“Who You’d Be Today” by Kenny Chesney

And the lyrics to “Held” by Natalie Grant remind me of the things God did not promise me — but also that He has promised to hold me through all the bitterness this life brings. “Can I not wait, for one hour (albeit a very long hour), watching for my Savior? (Paraphrased)”  Partial lyrics can be found beneath the youtube link.

“Held” by Natalie Grant

Partial lyrics, “Held” by Natalie Grant:

IMG_1111“This hand is bitterness
We want to taste it and
Let the hatred numb our sorrows
The wise hand opens slowly
To lilies of the valley and tomorrow

This is what it means to be held
How it feels, when the sacred is torn from your life
And you survive
This is what it is to be loved and to know
That the promise was that when everything fell
We’d be held

If hope if born of suffering
If this is only the beginning
Can we not wait, for one hour
Watching for our savior”


Posted by on June 21, 2016 in Grief, Music


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An Unconventional Father’s Day


I awoke alone in a hospital bed to a bright morning after a flurry of activity the night before.

smallfeetMy husband’s first Father’s Day.

A nurse stopped by and then a doctor both of whom introduced themselves — shift change had occurred and I had a whole new team of medical care providers.

Then David entered my room looking tired having left late the night before to catch what sleep he could find.

I was checked to determine if the medication I’d been given the night before had resulted in sufficient effacement in preparation for delivery before a Pitocin drip was started to induce labor. David sat silently at my side holding my hand after a monitor was strapped around my burgeoning waistline to measure contractions. We were then left alone to stilted and quiet communication as we watched the monitor record the Pitocin-induced contractions.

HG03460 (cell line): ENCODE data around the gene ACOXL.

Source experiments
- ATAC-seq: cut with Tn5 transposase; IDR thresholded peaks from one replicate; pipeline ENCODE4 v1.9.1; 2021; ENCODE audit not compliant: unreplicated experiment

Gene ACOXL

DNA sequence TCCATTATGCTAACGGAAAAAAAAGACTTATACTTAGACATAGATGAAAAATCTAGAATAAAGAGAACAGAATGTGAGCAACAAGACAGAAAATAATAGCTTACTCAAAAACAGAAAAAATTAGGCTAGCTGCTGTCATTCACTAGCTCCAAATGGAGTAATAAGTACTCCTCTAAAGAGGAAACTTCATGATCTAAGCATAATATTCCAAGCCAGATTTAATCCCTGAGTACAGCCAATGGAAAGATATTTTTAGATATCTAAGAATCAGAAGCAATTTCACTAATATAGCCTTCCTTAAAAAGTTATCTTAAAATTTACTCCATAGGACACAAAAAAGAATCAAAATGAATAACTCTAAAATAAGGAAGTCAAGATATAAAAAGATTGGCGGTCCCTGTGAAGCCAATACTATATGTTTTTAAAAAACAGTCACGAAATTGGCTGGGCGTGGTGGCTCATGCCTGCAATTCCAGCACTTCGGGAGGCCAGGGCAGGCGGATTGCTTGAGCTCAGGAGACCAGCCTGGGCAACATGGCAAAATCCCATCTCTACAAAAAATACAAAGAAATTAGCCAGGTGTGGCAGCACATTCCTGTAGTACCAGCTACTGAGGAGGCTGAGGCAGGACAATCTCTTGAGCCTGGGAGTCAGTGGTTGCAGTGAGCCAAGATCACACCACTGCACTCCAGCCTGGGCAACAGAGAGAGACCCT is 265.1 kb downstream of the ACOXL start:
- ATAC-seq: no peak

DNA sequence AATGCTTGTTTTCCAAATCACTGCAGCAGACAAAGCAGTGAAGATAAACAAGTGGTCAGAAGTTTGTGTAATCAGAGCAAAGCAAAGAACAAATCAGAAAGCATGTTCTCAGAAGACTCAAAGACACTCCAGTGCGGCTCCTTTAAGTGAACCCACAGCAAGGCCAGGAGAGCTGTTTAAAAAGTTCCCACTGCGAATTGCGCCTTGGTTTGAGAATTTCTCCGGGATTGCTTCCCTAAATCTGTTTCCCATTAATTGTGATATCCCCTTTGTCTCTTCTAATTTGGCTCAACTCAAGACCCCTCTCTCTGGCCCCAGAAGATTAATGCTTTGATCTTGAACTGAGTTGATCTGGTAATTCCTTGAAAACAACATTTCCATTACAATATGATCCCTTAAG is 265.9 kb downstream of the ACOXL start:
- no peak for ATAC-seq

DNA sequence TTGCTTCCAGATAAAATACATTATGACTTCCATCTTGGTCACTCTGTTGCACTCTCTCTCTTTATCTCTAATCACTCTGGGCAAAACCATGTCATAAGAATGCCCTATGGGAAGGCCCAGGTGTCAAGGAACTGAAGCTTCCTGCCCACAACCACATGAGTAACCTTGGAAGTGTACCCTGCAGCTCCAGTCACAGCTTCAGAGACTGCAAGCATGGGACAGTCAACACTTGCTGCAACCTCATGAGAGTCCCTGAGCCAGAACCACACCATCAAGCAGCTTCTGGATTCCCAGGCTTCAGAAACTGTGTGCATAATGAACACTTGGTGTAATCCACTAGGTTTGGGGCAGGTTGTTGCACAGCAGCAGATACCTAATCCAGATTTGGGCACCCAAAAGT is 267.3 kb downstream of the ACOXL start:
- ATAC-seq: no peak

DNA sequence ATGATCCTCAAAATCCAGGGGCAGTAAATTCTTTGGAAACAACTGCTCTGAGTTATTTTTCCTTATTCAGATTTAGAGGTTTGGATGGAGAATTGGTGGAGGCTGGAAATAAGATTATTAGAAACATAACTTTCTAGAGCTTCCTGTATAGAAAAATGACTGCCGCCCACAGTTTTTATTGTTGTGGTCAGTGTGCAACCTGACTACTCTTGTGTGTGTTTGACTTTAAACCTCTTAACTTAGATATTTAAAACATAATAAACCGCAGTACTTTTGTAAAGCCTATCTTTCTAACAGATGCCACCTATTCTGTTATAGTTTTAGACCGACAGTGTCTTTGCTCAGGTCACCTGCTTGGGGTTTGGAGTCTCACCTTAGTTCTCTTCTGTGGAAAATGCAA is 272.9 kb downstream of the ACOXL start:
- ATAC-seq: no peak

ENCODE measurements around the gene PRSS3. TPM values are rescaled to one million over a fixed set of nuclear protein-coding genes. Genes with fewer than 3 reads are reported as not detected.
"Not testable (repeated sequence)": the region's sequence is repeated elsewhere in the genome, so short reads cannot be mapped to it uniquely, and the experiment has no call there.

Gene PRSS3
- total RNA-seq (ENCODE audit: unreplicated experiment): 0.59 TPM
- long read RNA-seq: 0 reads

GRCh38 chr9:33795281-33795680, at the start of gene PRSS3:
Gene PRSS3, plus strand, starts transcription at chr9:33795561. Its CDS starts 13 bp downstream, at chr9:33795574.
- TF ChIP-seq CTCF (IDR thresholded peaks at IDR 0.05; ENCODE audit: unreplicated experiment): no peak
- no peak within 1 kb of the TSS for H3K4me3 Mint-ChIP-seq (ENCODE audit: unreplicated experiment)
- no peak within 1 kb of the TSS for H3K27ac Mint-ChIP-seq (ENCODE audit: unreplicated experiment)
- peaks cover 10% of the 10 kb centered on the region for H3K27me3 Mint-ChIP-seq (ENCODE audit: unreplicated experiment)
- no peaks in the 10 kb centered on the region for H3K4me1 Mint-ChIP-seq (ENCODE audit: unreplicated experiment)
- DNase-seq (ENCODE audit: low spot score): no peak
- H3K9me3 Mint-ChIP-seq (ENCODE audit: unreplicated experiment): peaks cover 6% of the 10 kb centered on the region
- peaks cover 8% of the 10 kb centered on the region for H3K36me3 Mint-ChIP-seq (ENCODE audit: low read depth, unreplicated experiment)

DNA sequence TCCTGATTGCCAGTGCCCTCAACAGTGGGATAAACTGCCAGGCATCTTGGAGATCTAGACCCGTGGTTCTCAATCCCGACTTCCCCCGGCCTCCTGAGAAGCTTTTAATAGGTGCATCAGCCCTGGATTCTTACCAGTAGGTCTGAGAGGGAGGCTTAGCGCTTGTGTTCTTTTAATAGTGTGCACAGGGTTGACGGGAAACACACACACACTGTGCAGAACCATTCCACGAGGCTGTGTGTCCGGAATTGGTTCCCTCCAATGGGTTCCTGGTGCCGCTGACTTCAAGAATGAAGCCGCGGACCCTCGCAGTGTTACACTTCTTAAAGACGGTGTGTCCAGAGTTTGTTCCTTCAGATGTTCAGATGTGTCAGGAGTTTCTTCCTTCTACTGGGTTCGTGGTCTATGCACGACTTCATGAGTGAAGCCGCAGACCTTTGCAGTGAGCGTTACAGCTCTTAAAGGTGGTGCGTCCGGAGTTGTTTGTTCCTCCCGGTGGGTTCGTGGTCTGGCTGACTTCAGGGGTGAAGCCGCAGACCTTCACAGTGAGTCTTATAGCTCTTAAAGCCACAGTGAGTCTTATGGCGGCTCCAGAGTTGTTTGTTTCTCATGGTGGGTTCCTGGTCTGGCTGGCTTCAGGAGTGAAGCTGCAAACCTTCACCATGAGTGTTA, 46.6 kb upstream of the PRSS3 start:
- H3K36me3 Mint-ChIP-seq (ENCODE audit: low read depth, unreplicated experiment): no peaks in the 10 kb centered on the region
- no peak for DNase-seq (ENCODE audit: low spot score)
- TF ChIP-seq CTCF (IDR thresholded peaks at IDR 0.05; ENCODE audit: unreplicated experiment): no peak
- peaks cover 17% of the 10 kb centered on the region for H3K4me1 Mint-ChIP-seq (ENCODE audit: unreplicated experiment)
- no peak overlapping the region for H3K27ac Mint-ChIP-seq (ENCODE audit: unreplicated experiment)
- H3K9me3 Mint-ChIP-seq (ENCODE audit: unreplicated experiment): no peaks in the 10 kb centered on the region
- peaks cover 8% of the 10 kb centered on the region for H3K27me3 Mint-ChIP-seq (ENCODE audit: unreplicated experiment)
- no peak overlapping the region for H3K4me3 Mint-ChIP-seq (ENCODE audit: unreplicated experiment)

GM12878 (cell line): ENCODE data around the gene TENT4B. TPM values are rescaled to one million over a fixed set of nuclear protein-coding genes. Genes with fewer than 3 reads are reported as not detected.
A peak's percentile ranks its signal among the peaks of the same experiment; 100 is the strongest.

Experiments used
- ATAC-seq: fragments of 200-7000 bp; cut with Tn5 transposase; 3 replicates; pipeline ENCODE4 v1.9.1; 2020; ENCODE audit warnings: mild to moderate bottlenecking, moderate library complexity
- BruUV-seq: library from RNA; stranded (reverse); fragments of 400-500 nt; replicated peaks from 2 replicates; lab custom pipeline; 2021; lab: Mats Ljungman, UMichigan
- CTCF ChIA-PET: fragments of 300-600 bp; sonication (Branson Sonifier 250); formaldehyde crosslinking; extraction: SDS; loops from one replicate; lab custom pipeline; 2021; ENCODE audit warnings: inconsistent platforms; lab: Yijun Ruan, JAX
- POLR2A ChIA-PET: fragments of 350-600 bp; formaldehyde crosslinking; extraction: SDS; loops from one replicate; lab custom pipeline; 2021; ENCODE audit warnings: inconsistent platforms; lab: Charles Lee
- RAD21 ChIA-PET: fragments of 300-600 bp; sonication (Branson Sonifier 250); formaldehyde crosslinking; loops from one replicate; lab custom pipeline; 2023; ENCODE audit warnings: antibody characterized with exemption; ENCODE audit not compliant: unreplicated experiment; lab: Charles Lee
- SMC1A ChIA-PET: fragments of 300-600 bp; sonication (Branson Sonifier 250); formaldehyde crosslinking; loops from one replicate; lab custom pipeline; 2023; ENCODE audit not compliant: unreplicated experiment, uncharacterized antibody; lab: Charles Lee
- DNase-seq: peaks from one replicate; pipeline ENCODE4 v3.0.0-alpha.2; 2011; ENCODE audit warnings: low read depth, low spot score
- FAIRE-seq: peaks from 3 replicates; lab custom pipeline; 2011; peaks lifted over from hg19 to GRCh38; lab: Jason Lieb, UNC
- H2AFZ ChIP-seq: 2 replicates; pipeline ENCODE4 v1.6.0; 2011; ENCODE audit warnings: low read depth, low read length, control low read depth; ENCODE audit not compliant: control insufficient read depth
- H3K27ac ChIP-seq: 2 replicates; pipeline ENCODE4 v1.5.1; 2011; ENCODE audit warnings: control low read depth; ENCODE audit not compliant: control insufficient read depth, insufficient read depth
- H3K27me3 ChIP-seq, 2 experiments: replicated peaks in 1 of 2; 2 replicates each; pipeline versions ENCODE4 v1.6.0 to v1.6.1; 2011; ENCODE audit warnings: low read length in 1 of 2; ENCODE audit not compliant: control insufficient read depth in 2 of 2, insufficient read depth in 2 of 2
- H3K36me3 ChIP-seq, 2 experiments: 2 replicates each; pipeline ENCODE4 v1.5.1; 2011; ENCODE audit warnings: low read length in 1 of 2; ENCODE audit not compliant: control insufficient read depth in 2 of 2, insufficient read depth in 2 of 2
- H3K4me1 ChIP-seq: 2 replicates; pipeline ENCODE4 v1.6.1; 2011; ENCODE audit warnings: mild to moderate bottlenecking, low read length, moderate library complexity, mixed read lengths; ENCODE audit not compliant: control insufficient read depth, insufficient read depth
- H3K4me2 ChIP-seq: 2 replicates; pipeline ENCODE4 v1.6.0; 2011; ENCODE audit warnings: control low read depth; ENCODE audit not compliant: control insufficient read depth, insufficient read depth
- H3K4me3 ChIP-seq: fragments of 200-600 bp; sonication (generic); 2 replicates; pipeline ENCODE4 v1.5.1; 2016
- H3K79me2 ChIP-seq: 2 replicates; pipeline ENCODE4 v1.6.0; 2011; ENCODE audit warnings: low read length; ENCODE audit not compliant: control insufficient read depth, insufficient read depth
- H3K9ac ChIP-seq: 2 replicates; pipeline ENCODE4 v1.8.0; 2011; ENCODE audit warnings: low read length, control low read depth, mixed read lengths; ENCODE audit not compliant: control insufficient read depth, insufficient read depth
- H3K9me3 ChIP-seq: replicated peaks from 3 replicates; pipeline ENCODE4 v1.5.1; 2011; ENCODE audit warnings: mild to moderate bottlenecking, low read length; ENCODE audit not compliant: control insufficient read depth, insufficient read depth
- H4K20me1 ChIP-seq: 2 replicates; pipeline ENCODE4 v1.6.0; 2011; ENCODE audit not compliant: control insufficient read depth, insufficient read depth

David developed a quick rapport with Mary, my daytime nurse, as she popped in and out of my room at regular intervals. Pitocin generates stronger contractions than a woman experiences when she goes into labor on her own, so I was given a medication to dull the pain which left me nauseous. I curled in upon myself and closed my eyes to get what rest I could.

Shortly after noon, David’s Mom arrived at the hospital. I don’t know how long she stayed as she sat quietly with David while I simply tried to shut out the world and ignore my nausea. Then a group of ladies from my church appeared. While appreciating their presence, not being at my best I really didn’t want to see anyone but neither David, nor I was equipped to send them away. They waited a considerable amount of time before I agreed to see them.

Finally, I progressed to the point of delivery. The doctor prepped us for unexpected things we might see after our child entered the world that we’re not covered in typical childbirth classes. In surreal fascination, I watched as the doctor and my husband settled in to watch the Olympic Track and field trials between contractions as I lay on my back, feet mounted in stirrups at the end of my bed.

And then it was time to begin pushing and with a little help from a vacuum device, the doctor announced that we had a son as Bradley Cole Boxx slid silently into the world at 4:11 in the afternoon, June 21, 1992.

Mary quickly cleaned him up, placed a stocking cap on his head, tagged his body and wrapped him in a warm blanket before handing him to me. I cautiously unwrapped Cole to count fingers and toes as I held my breath remembering the words of preparation the doctor had spoken prior to delivery. In the relative quiet of the delivery room, I looked up at David and asked him if he wanted to hold his son. And on my husband’s first ever Father’s Day, I swallowed thickly when he declined.